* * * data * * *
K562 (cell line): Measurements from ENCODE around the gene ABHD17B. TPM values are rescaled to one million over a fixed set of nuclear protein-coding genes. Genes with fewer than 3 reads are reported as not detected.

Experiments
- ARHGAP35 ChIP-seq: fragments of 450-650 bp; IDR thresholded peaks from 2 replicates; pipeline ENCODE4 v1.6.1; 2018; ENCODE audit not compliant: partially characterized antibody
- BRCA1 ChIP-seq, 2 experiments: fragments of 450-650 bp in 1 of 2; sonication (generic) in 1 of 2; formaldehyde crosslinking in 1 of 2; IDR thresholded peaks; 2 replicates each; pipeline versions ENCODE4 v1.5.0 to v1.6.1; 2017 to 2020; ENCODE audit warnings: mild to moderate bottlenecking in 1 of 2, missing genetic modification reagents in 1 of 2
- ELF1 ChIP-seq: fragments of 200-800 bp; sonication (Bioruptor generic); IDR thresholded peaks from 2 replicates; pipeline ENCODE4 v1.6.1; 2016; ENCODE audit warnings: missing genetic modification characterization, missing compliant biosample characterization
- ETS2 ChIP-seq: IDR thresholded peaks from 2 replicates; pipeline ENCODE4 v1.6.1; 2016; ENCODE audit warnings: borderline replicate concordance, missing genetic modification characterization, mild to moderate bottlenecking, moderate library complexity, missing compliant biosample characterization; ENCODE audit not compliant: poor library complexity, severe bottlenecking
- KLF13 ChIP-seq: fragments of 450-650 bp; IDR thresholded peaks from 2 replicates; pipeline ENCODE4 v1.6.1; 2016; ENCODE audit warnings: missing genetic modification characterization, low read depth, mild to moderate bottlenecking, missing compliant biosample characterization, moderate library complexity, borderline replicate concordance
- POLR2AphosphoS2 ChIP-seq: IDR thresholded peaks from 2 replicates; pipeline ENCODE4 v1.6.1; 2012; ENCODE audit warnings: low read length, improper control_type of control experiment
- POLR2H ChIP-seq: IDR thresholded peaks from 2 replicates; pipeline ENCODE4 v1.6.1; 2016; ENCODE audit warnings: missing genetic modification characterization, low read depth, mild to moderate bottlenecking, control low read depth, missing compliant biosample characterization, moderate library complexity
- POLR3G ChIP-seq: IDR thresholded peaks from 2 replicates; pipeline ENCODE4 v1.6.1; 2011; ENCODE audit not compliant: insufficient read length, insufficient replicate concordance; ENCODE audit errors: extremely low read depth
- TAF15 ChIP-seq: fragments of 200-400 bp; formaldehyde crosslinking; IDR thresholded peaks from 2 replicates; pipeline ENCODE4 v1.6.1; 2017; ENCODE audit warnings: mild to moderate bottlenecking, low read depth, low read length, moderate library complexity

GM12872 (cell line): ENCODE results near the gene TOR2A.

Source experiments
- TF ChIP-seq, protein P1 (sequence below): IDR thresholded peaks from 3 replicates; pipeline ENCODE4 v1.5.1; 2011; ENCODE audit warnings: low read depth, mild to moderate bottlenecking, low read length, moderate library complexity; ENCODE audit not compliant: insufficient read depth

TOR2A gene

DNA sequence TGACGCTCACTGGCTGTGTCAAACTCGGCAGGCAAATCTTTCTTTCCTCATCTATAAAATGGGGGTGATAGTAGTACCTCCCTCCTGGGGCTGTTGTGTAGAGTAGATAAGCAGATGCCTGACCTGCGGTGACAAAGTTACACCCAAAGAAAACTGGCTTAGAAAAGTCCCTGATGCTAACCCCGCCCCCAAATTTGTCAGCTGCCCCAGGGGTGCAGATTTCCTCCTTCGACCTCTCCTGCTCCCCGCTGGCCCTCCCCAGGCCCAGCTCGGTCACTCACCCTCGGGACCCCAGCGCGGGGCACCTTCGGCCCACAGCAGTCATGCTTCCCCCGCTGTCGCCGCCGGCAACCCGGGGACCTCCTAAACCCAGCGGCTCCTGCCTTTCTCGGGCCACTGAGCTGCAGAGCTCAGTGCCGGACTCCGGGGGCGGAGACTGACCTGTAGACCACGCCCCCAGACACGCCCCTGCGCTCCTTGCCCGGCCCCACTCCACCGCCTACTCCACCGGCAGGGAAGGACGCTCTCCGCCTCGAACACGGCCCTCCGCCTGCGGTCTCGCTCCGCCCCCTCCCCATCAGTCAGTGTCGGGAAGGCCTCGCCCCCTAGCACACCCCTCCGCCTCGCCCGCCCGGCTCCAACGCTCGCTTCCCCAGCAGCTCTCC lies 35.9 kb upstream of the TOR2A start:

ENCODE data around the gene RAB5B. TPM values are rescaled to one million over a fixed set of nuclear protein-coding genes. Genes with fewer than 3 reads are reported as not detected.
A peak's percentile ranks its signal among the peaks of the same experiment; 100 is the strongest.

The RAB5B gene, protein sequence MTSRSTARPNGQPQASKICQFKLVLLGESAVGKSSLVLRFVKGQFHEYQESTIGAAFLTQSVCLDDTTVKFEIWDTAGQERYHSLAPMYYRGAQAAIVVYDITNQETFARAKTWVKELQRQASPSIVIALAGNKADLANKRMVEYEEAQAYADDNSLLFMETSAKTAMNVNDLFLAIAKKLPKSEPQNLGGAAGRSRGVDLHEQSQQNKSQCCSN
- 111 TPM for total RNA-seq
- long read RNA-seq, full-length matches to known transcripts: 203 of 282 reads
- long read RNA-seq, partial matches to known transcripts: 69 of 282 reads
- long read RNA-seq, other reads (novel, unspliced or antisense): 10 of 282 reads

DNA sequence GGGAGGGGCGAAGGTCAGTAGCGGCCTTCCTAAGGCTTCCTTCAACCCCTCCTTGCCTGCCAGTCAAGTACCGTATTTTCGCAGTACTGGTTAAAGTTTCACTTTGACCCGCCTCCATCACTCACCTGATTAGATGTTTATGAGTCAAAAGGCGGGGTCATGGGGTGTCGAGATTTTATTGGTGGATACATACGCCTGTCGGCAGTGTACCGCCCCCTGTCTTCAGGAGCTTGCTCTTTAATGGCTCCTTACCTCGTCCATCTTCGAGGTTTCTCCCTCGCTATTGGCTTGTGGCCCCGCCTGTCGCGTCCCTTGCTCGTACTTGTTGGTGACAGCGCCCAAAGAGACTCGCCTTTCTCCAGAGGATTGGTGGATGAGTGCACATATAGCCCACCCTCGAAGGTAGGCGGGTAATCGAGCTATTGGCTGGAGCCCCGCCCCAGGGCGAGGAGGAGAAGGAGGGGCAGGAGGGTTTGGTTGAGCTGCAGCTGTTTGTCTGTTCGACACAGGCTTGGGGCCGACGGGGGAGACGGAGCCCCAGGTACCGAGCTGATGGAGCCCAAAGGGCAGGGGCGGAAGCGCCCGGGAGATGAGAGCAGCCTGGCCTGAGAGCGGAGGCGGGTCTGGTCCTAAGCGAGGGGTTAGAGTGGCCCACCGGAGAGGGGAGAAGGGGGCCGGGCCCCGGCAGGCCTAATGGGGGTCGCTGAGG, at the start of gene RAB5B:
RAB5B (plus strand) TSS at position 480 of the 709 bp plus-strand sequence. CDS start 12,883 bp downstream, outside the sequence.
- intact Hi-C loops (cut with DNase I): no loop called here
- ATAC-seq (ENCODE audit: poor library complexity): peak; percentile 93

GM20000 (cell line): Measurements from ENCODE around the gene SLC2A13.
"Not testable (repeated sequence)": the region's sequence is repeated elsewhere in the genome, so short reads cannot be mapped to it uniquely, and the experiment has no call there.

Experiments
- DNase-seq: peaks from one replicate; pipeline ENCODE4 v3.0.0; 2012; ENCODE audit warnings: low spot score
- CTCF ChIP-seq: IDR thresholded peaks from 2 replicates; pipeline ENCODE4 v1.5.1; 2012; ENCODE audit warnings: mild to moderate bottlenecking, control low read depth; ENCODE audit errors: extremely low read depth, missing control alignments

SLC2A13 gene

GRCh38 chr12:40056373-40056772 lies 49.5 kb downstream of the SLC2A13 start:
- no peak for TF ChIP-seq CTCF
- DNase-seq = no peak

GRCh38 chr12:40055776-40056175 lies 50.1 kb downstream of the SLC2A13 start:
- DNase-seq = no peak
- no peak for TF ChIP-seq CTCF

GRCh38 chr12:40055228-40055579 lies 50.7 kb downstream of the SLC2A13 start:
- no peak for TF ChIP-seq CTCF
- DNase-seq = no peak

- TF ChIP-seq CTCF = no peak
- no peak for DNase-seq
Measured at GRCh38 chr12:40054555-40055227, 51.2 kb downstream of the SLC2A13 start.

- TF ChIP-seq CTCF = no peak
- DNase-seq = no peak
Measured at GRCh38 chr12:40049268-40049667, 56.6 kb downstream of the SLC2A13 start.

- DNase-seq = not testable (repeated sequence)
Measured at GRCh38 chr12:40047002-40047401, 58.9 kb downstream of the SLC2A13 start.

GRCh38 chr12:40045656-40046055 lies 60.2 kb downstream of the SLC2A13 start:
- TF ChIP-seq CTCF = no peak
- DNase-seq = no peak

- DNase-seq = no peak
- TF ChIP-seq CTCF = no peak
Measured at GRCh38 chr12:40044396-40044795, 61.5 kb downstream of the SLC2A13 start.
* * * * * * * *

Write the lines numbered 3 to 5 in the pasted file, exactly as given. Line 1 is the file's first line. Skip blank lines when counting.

- ARHGAP35 ChIP-seq: fragments of 450-650 bp; IDR thresholded peaks from 2 replicates; pipeline ENCODE4 v1.6.1; 2018; ENCODE audit not compliant: partially characterized antibody
- BRCA1 ChIP-seq, 2 experiments: fragments of 450-650 bp in 1 of 2; sonication (generic) in 1 of 2; formaldehyde crosslinking in 1 of 2; IDR thresholded peaks; 2 replicates each; pipeline versions ENCODE4 v1.5.0 to v1.6.1; 2017 to 2020; ENCODE audit warnings: mild to moderate bottlenecking in 1 of 2, missing genetic modification reagents in 1 of 2
- ELF1 ChIP-seq: fragments of 200-800 bp; sonication (Bioruptor generic); IDR thresholded peaks from 2 replicates; pipeline ENCODE4 v1.6.1; 2016; ENCODE audit warnings: missing genetic modification characterization, missing compliant biosample characterization